Music that overflows with optimism

Rubbra's output reveals a unity on two levels: the musical, which is readily demonstrable, and the less easily perceived religous/philosophical, which overrides the musical and encompasses almost everything he wrote. It is universal rather than sectarian, an instinctive blend of the most spiritual and mystical elements of Buddhism and Catholicism. It led to a music that overflows with optimism and a sense of well-being, though the, at times, dramatic and conflictual aspects attest to the hard-won nature of that ultimate peace and reassurance.
Edmund Rubbra's biographer Ralph Scott Grover writes in the 2001 New Grove. If Rubbra is known at all today, it is for his eleven symphonies and the violin concerto, all of which overflow with that 'optimism and sense of well-being'. But there is also some very fine and little known chamber music, including four superb quartets, that deserves to come out of the shadow of more fashionable twentieth-century compositions. The Dutton CD above comes from the adventurous chamber music group Endymion who also appeared on the excellent NMC disc of Elisabeth Lutyens music that featured here last year in print and as a podcast. A point of clarification at this point; the Dutton CD sleeve gives the performers as the Endymion Ensemble. There is (was?) a US group of this name. The UK band simply call themselves Endymion, and it is this group that performs on the Dutton disc. Endymion are also doing important work rehabilitating the music of York Bowen. The best known work on their rewarding CD of Rubbra's music is his Sonata for Oboe and Piano, Op. 100, which was written for Evelyn Rothwell (Lady Barbirolli). Other musical connections abound in this collection of the composer's chamber music. His Phantasy, Op. 16 is dedicated to Gerald Finzi. Dutch oboeist Peter Bree, who specialises in twentieth-century music (follow the path to Jules Röntgen), commissioned and recorded the Duo, Op. 156. Arnold Bax's brother Clifford wrote the 1947 BBC radio play The Buddha for which Rubbra provided the incidental music, which became his Suite, The Buddha, Op. 64. Rubbra had a life-long interest in comparative religion, mysticism, and metaphysical literature. He briefly practiced Buddhism before returning to Catholicism. His output also included some very fine sacred choral music that is well worth exploring. This includes a Magnificat and Missa Cantuariensis for the Anglican rite, and a Latin Mass and motets. All can be found on the recommended Naxos disc by Christopher Robinson and the Choir of St. John's College, Cambridge below.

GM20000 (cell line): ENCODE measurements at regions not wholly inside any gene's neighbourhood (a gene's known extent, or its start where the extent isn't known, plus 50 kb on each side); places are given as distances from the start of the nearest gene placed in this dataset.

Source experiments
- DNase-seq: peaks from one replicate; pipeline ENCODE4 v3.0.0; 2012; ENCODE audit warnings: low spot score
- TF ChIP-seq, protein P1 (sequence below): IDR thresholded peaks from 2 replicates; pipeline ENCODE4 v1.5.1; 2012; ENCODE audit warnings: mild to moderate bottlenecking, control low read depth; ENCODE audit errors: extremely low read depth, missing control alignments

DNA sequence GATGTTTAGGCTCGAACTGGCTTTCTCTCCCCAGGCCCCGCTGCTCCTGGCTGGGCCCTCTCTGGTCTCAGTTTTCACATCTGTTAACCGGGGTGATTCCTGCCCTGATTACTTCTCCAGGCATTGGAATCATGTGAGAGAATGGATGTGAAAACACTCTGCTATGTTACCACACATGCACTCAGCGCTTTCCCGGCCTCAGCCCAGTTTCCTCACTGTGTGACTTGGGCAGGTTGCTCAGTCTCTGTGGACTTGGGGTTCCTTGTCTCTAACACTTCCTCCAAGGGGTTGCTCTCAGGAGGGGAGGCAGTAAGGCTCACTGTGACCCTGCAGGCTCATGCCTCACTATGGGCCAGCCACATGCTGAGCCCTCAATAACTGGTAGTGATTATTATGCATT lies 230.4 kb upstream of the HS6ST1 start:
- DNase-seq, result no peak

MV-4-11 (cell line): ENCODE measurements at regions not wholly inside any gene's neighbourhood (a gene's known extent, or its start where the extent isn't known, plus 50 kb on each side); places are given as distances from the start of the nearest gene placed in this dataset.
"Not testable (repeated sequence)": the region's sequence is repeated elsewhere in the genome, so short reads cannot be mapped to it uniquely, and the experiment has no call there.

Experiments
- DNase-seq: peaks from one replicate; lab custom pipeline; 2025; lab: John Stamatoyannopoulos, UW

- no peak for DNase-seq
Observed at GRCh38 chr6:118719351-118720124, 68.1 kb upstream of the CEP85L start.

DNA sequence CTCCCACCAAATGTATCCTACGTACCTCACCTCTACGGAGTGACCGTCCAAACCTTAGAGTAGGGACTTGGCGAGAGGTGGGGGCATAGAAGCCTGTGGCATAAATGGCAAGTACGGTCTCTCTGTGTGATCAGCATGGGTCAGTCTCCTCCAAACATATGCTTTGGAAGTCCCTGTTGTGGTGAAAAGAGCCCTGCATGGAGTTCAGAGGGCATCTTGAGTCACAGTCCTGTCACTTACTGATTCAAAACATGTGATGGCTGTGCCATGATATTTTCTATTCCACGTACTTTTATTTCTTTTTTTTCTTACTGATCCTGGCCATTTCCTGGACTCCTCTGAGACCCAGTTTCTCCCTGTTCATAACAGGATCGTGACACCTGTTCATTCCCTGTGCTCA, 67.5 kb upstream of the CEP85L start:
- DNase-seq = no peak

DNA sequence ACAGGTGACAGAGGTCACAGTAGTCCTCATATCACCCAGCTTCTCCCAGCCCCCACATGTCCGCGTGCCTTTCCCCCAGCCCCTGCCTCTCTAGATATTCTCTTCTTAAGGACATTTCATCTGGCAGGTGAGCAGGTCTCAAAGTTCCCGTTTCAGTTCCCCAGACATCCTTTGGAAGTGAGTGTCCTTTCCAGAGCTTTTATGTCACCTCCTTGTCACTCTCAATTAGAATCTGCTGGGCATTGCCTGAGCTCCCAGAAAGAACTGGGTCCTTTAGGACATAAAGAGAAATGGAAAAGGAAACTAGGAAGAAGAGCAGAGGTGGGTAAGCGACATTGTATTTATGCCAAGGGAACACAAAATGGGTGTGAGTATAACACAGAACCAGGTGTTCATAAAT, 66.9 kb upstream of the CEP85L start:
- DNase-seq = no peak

The Pink Floyd, Weather Report, Edmund Rubbra, and much more, in The Year is '72.
I am indebted to Leo Black's Edmund Rubbra Symphonist (ISBN 9781843833550). My copy was supplied by the publisher, Boydell & Brewer, at my request. Both Rubbra CDs featured were purchased by me. Any copyrighted material on these pages is included as "fair use", for the purpose of study, review or critical analysis only, and will be removed at the request of copyright owner(s). Report broken links, missing images and errors to - overgrownpath at hotmail dot co dot uk


Unknown said…
We did 'Sinfonia Sacra' at the U of Bristol Choral Society a few years ago!
Pliable said…
I wish I had known about that performance of Rubbra's magnificent Sinfonia Sacra in Bristol - I would have been there like a shot. (Our son did his Masters at Bristol University a while ago).

The news of that performance confirms my view that increasingly you have to follow overgrown paths away from 'Big Music' to smaller and innovative ensembles hear the interesting and worthwhile.

Sinfonia Sacra at the BBC Proms anyone?
Unknown said…
Also we did Matthias 'This Worldes Joie', and Dyson's 'Canterbury Pilgrims' (Freeman Dyson was present!)

University Choral Societies are a good place to find this sort of thing.
Pliable said…
My one and only appearance in an opera was a walk on part in Glinka's A Life for the Tsar in a Reading University Operatic Society production in my very distant student days.

In a neat piece of synchronicity Edmund Rubbra taught at Reading University. But that was somewhat before my time there!

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